Longnor Wood Holiday Park
“A hidden gem in the heart of The Peak District” - AA Inspector
- Social distancing and safety measures in place
- Follows government and industry guidelines for COVID-19
- Signed up to the AA COVID Confident Charter
Contact less check in / departure. 'Fogger' used to sanitise facilities on top of extra cleaning measures. One way system around the main building to avoid people meeting. Indoor facilities have controlled numbers. Arrival video to explain new process to customers (to be done by 1/7/2020). Customer information brochure distributed to each customer as part of contact less check in. Staff have appropriate PPE.
Our Inspector's View
Enjoying a secluded and very peaceful setting in the heart of the Peak District National Park, this spacious adults-only park is a hidden gem. It is surrounded by beautiful rolling countryside and sheltered by woodland where there is a variety of wildlife to observe. Expect a warm welcome from the O’Neill family and excellent, well-maintained facilities, including spotlessly clean modern toilets, good hardstanding pitches, high levels of security, a 4-acre dog walk (a dog wash is available too) and super walks from the park gate. The reception building includes a small shop. There are two fully equipped log pods and six statics for hire.
Awards, Accolades & welcome Schemes
Awards and ratings may only apply to specific accommodation units at this location.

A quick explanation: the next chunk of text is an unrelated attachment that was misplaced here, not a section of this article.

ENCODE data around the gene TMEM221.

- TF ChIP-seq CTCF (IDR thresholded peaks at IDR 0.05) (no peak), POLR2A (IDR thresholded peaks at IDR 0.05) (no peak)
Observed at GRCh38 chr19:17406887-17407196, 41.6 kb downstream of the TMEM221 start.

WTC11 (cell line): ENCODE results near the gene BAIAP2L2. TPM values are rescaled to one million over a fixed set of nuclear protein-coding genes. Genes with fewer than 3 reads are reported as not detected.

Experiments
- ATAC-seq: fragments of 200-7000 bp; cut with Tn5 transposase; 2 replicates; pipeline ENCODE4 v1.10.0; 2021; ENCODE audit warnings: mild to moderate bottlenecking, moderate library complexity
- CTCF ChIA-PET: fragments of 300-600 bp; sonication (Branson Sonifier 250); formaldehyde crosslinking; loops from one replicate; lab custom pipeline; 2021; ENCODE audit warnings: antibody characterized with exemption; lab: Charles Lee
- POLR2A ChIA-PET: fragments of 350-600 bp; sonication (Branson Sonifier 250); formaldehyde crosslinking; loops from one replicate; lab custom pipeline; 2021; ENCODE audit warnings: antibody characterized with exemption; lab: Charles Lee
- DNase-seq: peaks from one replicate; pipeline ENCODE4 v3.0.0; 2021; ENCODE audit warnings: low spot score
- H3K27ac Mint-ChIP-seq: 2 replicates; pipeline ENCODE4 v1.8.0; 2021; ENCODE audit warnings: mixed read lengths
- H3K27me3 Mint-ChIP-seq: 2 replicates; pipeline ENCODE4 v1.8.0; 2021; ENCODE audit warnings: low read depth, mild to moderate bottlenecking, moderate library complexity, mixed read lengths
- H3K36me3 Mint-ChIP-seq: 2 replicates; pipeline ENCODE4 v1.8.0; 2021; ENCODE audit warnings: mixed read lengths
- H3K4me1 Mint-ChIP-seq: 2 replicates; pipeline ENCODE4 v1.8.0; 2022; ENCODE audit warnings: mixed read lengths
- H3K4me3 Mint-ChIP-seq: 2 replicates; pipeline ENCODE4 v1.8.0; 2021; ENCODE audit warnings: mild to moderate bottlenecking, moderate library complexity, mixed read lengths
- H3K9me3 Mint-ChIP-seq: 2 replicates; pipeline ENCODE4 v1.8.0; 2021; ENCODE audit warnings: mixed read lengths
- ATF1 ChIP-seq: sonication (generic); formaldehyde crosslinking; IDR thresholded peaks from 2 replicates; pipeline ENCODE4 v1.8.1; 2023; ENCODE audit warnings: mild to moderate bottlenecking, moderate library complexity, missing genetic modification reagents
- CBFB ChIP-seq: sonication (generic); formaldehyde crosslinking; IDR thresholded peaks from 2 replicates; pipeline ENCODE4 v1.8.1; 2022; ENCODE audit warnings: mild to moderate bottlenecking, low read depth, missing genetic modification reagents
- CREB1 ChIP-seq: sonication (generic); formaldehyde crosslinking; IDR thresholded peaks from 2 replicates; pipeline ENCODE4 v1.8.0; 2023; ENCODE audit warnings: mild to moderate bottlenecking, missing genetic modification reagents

Facilities – at a glance
- Picnic Area
- Shop onsite
- Wifi available
- Motorvan service point
- Calor Gas
- Camping Gaz
- Battery Charging
- Toilet fluid
- Total Touring Pitches: 47
- Caravan Pitches Available
- Motorhome Pitches Available
- Tent Pitches Available
Also in the Area
About The area
It was Staffordshire that bore the brunt of the largest non-nuclear explosion of World War II, when a munitions dump at RAF Fauld went up in 1944. It was also the county’s regiment that once boasted within its ranks the most decorated NCO of World War I, in the person of William Coltman (1891-1974). Going back a little further, George Handel penned his world-famous masterpiece The Messiah on Staffordshire soil. During another chapter of Staffordshire history, the county was home to the first canals and the first factory in Britain, and it had front-row seats for the drama surrounding one of the most notorious murder trials of the 19th century, that of Doctor William Palmer.
In outline, Staffordshire looks not unlike the profile of a man giving Leicestershire a big kiss. The man’s forehead is arguably the best region for hillwalking, as it comprises a significant chunk of the Peak District. This area is characterised by lofty moors, deep dales and tremendous views of both. Further south are the six sprawling towns that make up Stoke-on-Trent, which historically have had such an impact on Staffordshire’s fortunes, not to mention its culture and countryside. This is pottery country, formerly at the forefront of the Industrial Revolution and the driving force behind a network of canals that still criss-cross the county.
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